Even before it was sold it was a menace to family farmers and not just because they can’t compete with it successfully. It is huge. It owns companies that produce foods we know from our supermarkets. There are too many to list.

Smithfield raises 15 million pigs on its own. It processes 27 million total, producing 6 billion pounds of pork per year.

In 1997, Smithfield was fined $12.6 million by the Environmental Protection Agency for 6,900 violations of clean water regulations. As an example, its slaughterhouses dumped huge amounts of waste into a river, polluting it. The damage to the river itself and area water supplies was immense. The company didn’t do enough to guard against such a spill.

In 1999, Smithfield settled with North Carolina after it failed to contain water after Hurricane Floyd flooded its lagoons. It agreed to pay $50 million over 25 years as a fine and $1.3 million to clean up its mess.

I don’t want Smithfield, or any other mega-corporations, especially those owned by the Chinese, from building a factory farm next to mine. I don’t want hog waste flowing from my shower heads and kitchen faucets.

And remember, Smithfield is but one of many industrial farmers. There are an estimated 500 large hog operations in the river valley Smithfield polluted alone.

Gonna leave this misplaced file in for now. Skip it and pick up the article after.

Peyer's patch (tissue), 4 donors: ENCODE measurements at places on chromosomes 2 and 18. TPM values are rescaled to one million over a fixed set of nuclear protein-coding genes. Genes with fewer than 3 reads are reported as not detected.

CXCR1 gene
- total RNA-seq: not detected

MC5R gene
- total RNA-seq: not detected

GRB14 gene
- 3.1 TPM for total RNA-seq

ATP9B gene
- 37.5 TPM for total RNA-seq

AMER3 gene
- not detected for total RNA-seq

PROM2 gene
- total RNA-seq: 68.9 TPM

I also don’t want Roundup or some other herbicide or insecticide sprayed over my home and farm by air.

How could these things happen? Amendment 1 protects the farming practices of corporate farmers absolutely.

All farming and ranching practices are guaranteed forever? The right to build factory farms--including those with thousands of hogs confined next to family farms? Spraying poison over our homes and farms that can also drift over towns? Protected absolutely and forever? Do we want that?

Factory farms could flaunt present regulations concerning the air we breathe and the water we drink. The amendment seems to clear the way to do legally what they already do illegally.

No thanks. If Missouri citizens, especially small farmers, need more protection in general to farm than we already have in existing laws, it should be more than a vague, open-ended right.

The last part of the ballot language is meant to be taken as a comfort to those of us who don’t like big government. It makes the amendment “subject to any power given to local government under Article VI of the Missouri Constitution.” That is meaningless.

Article VI deals with county government. Howell County has no power from the Legislature that deals with such an amendment. It doesn’t even have a constitution. County governments in general haven’t had anything to do with or about agriculture since county governments ended open ranges.

That provision is an empty one.

The Legislature has already given us laws protecting farming. If we need stronger ones the Legislature should provide them.

If we need an amendment to protect farming, give us one that doesn’t take away the rights of Missouri citizens, especially family farmers, to protect themselves from corporate farmers and makers of farm products.

Protect yourself from the vague provisions of Amendment 1. Vote No.